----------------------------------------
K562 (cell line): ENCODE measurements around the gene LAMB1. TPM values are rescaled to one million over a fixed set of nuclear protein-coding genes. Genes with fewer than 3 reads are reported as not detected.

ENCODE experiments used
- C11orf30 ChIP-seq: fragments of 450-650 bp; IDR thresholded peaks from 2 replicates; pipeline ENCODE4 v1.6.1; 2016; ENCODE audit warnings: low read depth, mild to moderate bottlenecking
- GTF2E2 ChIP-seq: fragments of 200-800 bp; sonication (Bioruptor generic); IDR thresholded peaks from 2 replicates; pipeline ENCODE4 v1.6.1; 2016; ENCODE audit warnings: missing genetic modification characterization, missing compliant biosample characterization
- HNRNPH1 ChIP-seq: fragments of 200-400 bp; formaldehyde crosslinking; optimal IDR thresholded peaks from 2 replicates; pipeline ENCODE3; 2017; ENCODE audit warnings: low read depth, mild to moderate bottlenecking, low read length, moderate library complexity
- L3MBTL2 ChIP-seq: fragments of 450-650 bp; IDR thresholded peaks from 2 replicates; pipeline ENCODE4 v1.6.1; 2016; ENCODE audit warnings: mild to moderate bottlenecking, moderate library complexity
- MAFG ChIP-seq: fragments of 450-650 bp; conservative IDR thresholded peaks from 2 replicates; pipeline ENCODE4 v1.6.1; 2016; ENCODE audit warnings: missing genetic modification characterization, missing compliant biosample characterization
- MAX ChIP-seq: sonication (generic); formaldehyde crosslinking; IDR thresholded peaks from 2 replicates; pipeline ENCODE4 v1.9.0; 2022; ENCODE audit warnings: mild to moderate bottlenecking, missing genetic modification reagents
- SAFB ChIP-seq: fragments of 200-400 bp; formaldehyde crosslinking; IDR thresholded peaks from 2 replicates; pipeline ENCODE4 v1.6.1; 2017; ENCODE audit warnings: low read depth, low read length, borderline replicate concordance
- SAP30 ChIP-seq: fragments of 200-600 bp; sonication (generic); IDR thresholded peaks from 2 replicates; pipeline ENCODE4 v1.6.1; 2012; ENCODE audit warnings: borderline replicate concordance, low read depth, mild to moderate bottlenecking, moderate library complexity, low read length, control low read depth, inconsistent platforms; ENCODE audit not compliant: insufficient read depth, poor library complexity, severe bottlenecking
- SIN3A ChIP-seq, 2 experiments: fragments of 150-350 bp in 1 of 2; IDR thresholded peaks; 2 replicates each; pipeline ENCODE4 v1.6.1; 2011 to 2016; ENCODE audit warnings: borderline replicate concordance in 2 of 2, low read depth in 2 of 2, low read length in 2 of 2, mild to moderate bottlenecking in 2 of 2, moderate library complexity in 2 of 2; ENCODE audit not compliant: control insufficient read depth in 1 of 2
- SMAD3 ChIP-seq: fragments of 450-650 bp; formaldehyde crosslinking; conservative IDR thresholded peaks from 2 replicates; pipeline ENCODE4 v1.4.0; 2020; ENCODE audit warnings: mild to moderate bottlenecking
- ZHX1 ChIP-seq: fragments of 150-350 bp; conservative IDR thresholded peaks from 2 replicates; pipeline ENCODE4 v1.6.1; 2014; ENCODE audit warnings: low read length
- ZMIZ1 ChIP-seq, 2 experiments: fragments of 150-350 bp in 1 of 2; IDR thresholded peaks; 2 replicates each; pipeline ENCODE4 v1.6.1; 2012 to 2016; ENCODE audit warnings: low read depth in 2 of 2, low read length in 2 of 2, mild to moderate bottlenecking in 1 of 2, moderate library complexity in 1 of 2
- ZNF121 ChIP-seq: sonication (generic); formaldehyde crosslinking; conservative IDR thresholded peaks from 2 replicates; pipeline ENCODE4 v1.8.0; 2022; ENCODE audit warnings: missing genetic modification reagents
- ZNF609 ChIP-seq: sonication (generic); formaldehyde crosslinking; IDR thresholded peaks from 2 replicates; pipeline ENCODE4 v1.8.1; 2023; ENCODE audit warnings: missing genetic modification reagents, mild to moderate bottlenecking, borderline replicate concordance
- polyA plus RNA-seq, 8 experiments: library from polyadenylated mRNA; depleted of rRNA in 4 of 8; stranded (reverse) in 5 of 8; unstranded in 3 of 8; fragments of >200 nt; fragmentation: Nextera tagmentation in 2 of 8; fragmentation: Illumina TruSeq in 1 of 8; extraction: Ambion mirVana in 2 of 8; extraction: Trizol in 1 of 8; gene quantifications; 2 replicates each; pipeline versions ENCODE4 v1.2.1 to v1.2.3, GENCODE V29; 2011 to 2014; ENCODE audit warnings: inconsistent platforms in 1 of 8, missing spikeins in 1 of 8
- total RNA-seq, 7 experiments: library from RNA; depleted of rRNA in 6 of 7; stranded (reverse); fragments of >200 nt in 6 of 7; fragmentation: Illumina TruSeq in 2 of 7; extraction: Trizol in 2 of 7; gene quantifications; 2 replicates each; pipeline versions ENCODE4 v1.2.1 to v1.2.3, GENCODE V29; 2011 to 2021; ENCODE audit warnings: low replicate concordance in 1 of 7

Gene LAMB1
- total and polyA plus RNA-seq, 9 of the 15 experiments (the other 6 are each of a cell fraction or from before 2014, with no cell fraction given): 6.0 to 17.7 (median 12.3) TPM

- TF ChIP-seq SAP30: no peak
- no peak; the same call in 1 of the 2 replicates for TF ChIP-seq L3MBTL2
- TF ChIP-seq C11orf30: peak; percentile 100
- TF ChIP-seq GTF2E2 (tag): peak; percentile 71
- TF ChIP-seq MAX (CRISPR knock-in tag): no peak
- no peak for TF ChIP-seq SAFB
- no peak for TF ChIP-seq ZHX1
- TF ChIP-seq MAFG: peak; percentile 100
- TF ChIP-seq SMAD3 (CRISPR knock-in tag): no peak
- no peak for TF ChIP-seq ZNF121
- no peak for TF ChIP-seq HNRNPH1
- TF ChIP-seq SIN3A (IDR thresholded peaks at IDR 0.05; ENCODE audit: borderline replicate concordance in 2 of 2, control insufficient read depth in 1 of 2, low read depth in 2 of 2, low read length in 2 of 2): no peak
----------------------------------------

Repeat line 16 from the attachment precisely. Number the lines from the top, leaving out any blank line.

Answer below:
- ZNF609 ChIP-seq: sonication (generic); formaldehyde crosslinking; IDR thresholded peaks from 2 replicates; pipeline ENCODE4 v1.8.1; 2023; ENCODE audit warnings: missing genetic modification reagents, mild to moderate bottlenecking, borderline replicate concordance